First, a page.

That QLG can apply to generation with a nameplate rating of 10% of Dawson’s demand if the generation is provided by methane, wind, solar, biomass, geothermal or hydropower sources.  Dawson’s 2021 eligible demand was nearly 20 megawatts (MW), closely matching Central’s Jeffrey Hydro capacity. The combined entity would be able to apply the power generated at Jeffrey Hydro to the wholesale power purchases, which would result in significant savings. Applying that generation intelligently from the Jeffrey Hydro to the Dawson load during peak periods, the combined entity would be able realize significant savings by providing.

Q: Why doesn’t Dawson and Central just enter into a power purchase agreement?

A: The ability to realize the aforementioned financial benefit requires intelligent, unified alignment of the generation with loads far into the future for the benefit of all.  A contractual arrangement between the two entities cannot foresee the future and realize those significant financial benefits to each entity and to customers. Contracts are established through negotiations where each party is cognizant of its own best interests and there is limited transparency with the other party. In a consolidated scenario, the process of negotiation is removed, essential information is fully transparent within the single organization and optimization of benefits is easily accessible. In addition, operations can be readily adjusted as new realities and opportunities to maximize efficiency and financial benefit emerge. The many other associated benefits of the consolidation, including those of associated with organizational and employee savings, cannot be realized under a PPA.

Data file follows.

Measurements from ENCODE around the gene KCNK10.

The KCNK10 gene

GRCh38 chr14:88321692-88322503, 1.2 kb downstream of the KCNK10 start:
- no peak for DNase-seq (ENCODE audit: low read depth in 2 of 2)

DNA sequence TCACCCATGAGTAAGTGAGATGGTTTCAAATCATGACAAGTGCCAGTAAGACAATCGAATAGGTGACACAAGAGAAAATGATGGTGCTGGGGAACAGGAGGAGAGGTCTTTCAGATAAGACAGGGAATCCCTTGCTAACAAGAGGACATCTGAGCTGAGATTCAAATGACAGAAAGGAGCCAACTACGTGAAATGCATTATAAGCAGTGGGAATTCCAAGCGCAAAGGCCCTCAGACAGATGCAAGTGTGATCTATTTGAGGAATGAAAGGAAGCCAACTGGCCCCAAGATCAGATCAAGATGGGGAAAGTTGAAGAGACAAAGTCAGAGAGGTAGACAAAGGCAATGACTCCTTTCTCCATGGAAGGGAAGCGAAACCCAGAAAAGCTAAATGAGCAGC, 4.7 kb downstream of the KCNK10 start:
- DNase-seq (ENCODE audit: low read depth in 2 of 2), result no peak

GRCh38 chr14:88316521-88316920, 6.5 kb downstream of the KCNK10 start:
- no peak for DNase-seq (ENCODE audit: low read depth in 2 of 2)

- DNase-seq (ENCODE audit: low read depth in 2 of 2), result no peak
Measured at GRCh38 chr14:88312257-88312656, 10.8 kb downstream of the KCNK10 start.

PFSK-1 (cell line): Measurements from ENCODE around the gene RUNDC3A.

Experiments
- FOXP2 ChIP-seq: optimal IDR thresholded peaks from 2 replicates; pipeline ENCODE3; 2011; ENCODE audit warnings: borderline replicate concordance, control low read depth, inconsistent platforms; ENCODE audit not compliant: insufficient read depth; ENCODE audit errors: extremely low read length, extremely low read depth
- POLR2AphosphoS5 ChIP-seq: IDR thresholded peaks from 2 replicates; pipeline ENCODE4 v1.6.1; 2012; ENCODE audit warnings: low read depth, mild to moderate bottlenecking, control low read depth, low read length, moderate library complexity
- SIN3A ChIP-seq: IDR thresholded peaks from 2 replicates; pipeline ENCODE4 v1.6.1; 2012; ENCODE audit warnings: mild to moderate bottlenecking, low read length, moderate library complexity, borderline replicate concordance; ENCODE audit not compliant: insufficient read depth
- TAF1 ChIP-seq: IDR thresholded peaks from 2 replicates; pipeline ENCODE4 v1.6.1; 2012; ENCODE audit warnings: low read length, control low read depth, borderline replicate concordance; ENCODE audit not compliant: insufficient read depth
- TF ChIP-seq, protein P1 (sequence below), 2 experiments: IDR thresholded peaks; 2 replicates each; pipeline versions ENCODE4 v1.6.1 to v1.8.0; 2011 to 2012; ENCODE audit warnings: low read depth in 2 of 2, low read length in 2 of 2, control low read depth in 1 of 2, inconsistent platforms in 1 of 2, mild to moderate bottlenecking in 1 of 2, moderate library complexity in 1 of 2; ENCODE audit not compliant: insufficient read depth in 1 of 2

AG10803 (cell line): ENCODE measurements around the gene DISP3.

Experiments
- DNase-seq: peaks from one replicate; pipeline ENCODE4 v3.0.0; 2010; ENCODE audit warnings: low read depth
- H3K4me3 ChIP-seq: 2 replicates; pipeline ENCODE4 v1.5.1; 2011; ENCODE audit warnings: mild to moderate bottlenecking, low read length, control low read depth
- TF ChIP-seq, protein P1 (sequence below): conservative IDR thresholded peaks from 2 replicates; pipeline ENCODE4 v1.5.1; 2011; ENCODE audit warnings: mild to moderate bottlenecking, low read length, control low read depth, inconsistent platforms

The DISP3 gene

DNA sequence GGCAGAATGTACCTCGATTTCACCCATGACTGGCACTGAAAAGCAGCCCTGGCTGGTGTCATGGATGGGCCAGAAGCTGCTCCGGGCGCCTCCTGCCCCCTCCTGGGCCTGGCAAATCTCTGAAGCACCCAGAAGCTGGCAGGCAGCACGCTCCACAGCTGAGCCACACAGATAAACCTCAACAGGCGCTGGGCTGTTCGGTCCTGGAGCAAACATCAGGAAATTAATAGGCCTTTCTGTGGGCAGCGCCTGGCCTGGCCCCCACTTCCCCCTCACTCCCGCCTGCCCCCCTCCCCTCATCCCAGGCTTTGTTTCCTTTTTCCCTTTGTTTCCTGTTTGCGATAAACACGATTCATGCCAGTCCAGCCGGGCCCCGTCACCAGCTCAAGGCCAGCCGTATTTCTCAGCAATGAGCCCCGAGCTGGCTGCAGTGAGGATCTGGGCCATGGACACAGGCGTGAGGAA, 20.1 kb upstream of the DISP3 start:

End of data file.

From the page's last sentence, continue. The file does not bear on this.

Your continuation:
Q: How would this affect water rights or supplies for irrigation?